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Bullying Wal-Mart

The retail giant has been foiled yet again by its enemies, this time in trying to open a bank.

March 19, 2007

THE ANTI-WAL-MART lynch mob has prevailed again, forcing the retailer to forgo plans to establish a bank. The mob has become a powerful force, bringing together the company's usual big-labor antagonists, mom-and-pop Main Street merchants and the formidable American Bankers Assn. Recognizing that the company's bid to create a so-called industrial loan company faced a hostile regulatory environment, Wal-Mart on Friday withdrew its 2-year-old application before the Federal Deposit Insurance Corp.

That's a shame. Whether it's a good idea for Wal-Mart to issue a credit card without partnering with other banks is one issue. A company being bullied out of pursuing its commercial interests is quite another -- and an alarming one at that.

When Target was given a license for an ILC in 2004, there was no similar ruckus, and that retailer's application sailed through the state and federal regulatory process. But the FDIC kept delaying consideration of Wal-Mart's 2005 application. Sheila Bair, the FDIC chairwoman, sounded relieved Friday, saying Wal-Mart "made a wise choice" by withdrawing its application and that its decision "will remove the controversy surrounding their intentions." Come again? A federal regulator is supposed to assess the merits of a company's application, not pass judgment on its intentions.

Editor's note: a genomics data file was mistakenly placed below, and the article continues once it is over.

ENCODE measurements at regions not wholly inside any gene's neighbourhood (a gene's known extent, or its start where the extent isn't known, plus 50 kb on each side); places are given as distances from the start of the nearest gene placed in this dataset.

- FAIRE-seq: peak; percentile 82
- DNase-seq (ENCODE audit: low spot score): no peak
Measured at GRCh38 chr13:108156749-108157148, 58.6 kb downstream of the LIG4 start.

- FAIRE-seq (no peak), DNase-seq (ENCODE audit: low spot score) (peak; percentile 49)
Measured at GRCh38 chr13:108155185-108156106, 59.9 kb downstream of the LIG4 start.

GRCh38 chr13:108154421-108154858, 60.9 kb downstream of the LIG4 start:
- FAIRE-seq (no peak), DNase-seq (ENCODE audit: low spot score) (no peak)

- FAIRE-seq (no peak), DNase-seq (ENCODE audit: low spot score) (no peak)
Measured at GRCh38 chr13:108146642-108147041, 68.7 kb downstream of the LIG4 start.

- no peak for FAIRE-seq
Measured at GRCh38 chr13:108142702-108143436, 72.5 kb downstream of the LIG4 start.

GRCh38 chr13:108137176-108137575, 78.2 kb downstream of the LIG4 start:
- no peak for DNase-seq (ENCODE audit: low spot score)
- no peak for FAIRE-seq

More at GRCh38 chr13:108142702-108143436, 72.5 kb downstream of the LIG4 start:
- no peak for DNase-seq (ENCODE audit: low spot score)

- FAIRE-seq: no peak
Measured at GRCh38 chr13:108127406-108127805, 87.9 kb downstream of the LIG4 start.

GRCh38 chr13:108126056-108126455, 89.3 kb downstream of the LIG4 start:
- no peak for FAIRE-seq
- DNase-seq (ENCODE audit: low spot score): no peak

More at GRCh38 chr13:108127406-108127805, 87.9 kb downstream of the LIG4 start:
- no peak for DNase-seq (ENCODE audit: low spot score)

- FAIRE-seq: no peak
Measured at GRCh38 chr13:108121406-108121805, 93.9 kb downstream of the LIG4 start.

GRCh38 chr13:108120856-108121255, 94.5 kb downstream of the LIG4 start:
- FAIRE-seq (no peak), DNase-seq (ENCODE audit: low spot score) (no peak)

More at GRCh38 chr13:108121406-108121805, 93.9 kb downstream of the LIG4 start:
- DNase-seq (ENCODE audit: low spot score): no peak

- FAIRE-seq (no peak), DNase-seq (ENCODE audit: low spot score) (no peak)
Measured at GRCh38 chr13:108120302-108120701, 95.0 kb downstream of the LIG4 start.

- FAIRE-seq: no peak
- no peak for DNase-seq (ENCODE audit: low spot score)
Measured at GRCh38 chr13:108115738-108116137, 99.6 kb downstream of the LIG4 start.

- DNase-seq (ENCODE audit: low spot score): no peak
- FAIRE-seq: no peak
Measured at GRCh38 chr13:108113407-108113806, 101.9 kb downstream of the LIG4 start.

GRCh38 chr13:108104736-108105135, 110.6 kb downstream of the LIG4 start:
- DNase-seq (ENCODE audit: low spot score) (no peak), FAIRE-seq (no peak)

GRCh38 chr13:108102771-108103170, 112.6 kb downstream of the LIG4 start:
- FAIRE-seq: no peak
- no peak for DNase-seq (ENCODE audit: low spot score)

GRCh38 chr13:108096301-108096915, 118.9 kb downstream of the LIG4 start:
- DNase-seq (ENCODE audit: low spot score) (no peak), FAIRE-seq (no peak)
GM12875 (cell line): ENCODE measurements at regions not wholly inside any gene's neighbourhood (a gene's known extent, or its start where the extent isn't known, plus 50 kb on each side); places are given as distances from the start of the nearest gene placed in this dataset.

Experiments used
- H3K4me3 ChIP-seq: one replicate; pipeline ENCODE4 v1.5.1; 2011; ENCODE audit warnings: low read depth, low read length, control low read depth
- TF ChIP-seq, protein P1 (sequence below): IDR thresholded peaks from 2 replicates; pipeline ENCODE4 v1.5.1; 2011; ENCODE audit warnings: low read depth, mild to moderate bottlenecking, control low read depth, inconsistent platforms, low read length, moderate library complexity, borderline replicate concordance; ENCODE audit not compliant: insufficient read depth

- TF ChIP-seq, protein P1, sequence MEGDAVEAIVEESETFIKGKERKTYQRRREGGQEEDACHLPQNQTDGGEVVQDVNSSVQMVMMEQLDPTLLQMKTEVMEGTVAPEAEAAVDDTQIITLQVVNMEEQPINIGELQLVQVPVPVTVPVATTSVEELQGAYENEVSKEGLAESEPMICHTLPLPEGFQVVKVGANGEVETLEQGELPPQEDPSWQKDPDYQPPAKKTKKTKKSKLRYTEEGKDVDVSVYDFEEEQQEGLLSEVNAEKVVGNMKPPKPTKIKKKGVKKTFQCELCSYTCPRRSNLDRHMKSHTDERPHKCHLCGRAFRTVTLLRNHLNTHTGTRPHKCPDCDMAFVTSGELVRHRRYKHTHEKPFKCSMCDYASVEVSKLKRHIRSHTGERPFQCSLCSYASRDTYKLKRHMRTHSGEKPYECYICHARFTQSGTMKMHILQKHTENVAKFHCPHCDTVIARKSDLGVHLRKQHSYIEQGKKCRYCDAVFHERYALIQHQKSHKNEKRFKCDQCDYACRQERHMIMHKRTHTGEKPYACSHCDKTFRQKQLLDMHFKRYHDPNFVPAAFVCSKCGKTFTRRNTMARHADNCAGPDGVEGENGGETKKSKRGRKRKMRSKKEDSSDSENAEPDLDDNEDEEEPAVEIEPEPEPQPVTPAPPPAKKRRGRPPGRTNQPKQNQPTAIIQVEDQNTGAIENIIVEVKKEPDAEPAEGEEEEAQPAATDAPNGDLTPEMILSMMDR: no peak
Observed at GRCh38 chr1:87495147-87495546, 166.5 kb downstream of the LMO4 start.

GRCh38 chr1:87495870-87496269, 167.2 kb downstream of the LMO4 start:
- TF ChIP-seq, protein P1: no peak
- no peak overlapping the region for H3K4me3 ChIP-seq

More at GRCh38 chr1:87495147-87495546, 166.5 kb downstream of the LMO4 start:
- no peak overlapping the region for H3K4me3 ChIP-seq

In this case, regulators have deprived Wal-Mart of a chance to offer similar financial products to customers as those offered by its competitors. Equally worrisome is the growing frequency with which politicians feel free to use Wal-Mart to score cheap points, whether by barring it altogether (to the detriment of their constituents) or by requiring it to provide a certain level of healthcare benefits or wages.

There is a broader debate about the extent to which the ILCs, which are a loophole to the long-standing separation between commerce and retail banking (and which offer credit but are not regulated by the Federal Reserve), could pose a threat to the health of the overall banking system.

That is something some members of Congress want to explore. But whatever the right answer is -- in terms of the services these companies can offer and the amount of regulatory oversight they should be subjected to -- there can't be one set of rules for most firms and a separate set, made by political agitators, for Wal-Mart.

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